The 15th Guru Debaprasad Nritya Parampara Festival
- Manjari Sinha
Photos: Rahul Naag
March 13, 2023
Debadhara, the august institution established by Guru Binayak Panda in 2003, imparts training in Odissi dance to promote and preserve the unique style of Guru Debaprasad Das. This gharana has imbibed the essence of the tribal, folk and classical dance forms of Odisha. The aim of Debadhara is to spread the glory of our ancient arts on global stage. To serve this purpose, Debadhara organizes various festivals of Indian dance and music to propagate our rich culture. The 15th edition of their annual Guru Debaprasad Nritya Parampara Festival was held recently at the Godavari auditorium, Delhi.
The Bharatanatyam and Odissi duet by the Bharatanatyam exponent and actor Sudha Chandran and Odissi Guru Nityananda Das, that gave the two-day festival a flying start, was preceded by their solo numbers on the inaugural evening. Nityananda Das, who has lost his left leg and dances with full gusto on just one, opened with Shiva-stuti in raga Kalawati and then proceeded to "Pangum langhayate girim", taken from the invocatory Sanskrit verse "Mookam karoti vaachalam, Pangum langhayate / Yatkripa tamaham vande, Paramaanand Maadhavam" that translates to, "I bow to Madhava, the abode of infinite joy, who turns the mute into a talkative person, enables the lame one to cross the mountain". The singing of this verse soaked with the pathos of raga Sohini (Hamsanandi), augmented his moving abhinaya, coming from the depth of his innermost feelings.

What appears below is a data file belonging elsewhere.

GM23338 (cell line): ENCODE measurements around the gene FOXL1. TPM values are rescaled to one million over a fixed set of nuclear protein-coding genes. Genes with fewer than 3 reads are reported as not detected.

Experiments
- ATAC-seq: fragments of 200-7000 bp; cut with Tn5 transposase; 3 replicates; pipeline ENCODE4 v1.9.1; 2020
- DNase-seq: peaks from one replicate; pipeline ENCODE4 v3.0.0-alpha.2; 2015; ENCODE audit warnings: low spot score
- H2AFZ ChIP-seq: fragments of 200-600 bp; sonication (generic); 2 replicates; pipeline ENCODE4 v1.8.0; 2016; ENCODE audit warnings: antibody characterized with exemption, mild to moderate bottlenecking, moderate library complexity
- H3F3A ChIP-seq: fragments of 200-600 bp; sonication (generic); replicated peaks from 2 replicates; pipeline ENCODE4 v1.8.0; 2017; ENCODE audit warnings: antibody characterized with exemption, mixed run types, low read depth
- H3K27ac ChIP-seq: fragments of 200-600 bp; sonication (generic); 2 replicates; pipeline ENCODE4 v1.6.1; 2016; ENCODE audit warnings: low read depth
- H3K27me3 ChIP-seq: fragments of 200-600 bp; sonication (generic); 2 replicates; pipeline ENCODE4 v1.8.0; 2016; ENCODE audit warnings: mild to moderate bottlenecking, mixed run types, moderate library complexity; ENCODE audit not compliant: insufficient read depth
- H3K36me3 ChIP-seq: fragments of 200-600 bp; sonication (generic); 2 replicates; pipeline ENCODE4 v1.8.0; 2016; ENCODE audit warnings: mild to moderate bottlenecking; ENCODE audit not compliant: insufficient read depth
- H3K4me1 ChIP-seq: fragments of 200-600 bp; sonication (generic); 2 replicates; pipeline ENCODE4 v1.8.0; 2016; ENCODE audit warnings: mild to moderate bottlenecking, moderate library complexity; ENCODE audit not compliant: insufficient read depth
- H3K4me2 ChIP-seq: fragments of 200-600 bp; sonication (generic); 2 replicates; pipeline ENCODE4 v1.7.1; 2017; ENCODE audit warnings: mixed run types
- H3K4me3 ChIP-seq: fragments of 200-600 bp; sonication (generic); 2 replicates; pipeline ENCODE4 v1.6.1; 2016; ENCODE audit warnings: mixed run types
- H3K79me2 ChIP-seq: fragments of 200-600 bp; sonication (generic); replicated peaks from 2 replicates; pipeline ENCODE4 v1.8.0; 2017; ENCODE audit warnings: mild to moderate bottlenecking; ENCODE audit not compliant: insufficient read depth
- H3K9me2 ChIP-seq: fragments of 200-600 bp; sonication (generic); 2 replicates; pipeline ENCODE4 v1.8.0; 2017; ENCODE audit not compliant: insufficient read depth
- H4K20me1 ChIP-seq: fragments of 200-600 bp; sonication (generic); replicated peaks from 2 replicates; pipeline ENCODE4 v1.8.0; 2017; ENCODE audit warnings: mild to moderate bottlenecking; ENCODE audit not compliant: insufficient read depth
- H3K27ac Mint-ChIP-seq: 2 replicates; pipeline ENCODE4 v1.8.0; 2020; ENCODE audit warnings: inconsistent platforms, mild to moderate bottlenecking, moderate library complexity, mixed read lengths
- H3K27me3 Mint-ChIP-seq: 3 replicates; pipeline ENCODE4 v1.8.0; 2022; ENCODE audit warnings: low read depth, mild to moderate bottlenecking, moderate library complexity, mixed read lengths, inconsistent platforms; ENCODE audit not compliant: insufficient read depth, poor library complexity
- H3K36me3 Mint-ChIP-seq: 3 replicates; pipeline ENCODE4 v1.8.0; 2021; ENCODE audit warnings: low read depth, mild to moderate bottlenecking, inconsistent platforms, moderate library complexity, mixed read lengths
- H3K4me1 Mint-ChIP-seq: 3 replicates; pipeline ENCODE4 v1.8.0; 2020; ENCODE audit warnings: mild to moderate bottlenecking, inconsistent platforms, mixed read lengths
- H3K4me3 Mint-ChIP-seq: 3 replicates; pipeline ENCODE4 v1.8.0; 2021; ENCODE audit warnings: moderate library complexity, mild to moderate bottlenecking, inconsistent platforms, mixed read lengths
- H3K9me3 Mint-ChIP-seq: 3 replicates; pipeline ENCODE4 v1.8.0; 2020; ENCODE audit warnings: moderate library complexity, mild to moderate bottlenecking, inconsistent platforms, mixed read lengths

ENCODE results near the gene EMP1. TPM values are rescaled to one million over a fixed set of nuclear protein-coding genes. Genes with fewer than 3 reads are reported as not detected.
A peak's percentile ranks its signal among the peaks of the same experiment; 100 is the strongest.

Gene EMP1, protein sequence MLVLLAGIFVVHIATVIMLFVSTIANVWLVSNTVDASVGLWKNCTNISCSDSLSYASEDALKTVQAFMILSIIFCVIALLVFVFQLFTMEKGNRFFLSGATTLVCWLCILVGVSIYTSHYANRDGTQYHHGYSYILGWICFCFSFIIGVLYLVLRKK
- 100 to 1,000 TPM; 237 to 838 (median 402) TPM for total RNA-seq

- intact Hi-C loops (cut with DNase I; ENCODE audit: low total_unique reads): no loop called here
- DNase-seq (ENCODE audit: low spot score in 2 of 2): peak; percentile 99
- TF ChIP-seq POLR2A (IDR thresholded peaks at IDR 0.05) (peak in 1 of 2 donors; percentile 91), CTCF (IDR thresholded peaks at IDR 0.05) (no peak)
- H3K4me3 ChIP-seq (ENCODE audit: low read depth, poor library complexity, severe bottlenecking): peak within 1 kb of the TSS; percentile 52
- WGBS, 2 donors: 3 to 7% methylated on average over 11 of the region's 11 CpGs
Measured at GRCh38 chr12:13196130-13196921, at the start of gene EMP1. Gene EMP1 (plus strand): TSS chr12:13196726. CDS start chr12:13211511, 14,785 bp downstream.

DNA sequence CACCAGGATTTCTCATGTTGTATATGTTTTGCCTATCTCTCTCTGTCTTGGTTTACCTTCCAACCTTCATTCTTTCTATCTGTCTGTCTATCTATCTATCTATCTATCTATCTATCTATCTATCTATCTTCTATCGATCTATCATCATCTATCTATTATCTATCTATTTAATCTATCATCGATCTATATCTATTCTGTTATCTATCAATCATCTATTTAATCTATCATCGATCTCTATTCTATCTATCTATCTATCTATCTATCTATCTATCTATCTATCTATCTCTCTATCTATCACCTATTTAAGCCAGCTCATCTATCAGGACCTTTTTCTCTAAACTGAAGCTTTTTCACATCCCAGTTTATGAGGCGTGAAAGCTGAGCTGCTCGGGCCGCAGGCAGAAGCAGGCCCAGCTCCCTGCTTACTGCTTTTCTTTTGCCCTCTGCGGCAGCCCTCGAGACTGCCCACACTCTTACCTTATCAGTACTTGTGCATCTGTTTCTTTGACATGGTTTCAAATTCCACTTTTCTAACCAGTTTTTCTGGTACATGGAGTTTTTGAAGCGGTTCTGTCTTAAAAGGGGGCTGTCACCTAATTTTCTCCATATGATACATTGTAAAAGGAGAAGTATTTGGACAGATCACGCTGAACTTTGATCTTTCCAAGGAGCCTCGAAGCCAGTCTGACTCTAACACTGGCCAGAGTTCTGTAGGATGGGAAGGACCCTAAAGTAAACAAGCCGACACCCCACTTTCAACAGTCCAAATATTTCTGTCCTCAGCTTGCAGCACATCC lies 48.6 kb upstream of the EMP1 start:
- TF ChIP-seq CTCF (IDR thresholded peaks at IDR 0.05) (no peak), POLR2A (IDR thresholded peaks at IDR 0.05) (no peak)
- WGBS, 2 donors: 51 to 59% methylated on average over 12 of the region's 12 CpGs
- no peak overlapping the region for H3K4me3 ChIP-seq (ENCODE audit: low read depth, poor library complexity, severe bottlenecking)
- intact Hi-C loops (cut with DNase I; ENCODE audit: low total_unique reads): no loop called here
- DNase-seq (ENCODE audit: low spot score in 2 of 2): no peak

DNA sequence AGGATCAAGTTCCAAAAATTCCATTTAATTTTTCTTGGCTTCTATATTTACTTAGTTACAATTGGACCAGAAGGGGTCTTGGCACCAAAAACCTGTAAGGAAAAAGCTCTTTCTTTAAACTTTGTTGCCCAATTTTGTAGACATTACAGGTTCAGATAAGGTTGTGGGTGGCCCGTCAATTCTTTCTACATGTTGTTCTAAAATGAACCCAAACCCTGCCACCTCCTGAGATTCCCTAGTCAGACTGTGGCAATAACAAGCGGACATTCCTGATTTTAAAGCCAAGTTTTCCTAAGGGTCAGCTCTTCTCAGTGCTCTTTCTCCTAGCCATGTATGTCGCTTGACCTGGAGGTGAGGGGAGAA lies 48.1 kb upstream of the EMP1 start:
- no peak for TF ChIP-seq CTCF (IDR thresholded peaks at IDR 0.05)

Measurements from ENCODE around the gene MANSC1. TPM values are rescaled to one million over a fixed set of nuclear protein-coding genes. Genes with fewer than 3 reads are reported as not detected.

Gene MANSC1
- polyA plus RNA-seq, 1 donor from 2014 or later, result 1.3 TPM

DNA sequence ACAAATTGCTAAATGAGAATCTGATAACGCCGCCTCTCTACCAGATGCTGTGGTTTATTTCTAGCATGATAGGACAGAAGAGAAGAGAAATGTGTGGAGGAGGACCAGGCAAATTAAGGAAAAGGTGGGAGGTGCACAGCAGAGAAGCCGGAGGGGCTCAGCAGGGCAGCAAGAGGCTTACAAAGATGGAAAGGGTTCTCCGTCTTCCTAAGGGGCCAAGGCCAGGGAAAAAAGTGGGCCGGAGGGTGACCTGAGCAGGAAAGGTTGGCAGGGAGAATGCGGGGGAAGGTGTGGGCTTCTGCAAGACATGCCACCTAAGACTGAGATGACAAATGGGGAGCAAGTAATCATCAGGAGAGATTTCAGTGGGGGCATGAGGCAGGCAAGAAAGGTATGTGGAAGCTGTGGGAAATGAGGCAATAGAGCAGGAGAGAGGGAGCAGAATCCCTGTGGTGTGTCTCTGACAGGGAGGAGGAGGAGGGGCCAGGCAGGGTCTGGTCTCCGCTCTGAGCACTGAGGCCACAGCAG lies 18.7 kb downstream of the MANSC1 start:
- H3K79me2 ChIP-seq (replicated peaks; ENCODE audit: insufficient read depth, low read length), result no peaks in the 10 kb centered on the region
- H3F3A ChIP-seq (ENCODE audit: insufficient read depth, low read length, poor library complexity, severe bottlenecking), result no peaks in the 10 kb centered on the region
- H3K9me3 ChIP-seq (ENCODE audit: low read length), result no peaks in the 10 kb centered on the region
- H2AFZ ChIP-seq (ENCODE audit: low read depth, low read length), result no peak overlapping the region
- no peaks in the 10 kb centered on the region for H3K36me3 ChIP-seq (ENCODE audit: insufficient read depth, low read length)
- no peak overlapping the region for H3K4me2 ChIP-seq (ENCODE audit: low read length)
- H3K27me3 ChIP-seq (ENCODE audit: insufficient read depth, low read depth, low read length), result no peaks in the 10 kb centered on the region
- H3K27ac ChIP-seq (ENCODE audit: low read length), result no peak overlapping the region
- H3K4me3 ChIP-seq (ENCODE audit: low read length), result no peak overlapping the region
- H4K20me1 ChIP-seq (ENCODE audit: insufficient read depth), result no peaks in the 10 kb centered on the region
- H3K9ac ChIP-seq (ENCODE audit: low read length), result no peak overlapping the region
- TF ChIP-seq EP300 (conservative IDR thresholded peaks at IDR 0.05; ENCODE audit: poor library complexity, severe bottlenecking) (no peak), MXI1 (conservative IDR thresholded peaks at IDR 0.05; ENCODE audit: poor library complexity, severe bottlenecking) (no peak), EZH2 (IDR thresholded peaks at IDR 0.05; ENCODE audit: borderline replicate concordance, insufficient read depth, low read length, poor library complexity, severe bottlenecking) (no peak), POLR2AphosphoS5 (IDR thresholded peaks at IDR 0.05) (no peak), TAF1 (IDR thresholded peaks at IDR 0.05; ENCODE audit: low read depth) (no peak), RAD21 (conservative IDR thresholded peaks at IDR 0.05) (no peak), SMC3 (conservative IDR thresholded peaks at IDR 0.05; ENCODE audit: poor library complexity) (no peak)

The solo by Sudha Chandran - who lost her right leg in an accident at the age of seventeen but never succumbed to circumstances and carved a niche for herself - opened with the shloka "Neelambuja.....Shriramam namaami" followed by the Tulasidas pada "Shri Ramachandra kripalu bhajmana..." with devotional fervour. The duet Tillana in raga Brindavani Sarang by Nityananda Das and Sudha Chandran in Odissi and Bharatanatyam respectively, got them both a standing ovation.
Disciples of Saroja Vaidyanathan
Guru Saroja Vaidyanathan and her group's presentation in Bharatanatyam was heralded by the Guru's solo "Om namah Shivaya" on Shiva Panchaakshara Stotram - "Naagendra haraya trilochanaya...," an invocation to Shiva. The five verses opening with each alphabet of the Mantra 'Om Namah Shivaya', were composed in a garland of ragas - Ragamalika opening with raga Yaman and climaxing with Bhairavi.
Her well-trained students continued with 'Namaste Astu', a salutation to the limitless, effulgent, all-knowing, all-pervasive, conqueror of death, and the ever auspicious one; an invocation interpreting the attributes of Shiva the Nilakantha, Mrityunjaya, Sarveshwara, Mahadeva, Tripurantaka, invoking him further with the Shiva Tandava Stotram "Jataatavi galajjalat.." interspersed with crisp jathis.
An ode to Devi came next as a group choreography on "Aygiri nandini..." incorporating a small tableau of Mahishasura Vadha, concluding with "Sarva mangala maangalye, Shive sarvaartha saadhike". The 'Ardha-Narishwara Stotra' by the great philosopher-poet Adi Shankaracharya was an enthralling visual imagery celebrating the seeming dichotomy of energies coming together to fulfil the crucial cycle of life as Prakriti and Purusha. Composed in ragam Megh, set to adi talam, this was danced solo by Saroja's brilliant disciple Vinay Tiwari with much aplomb.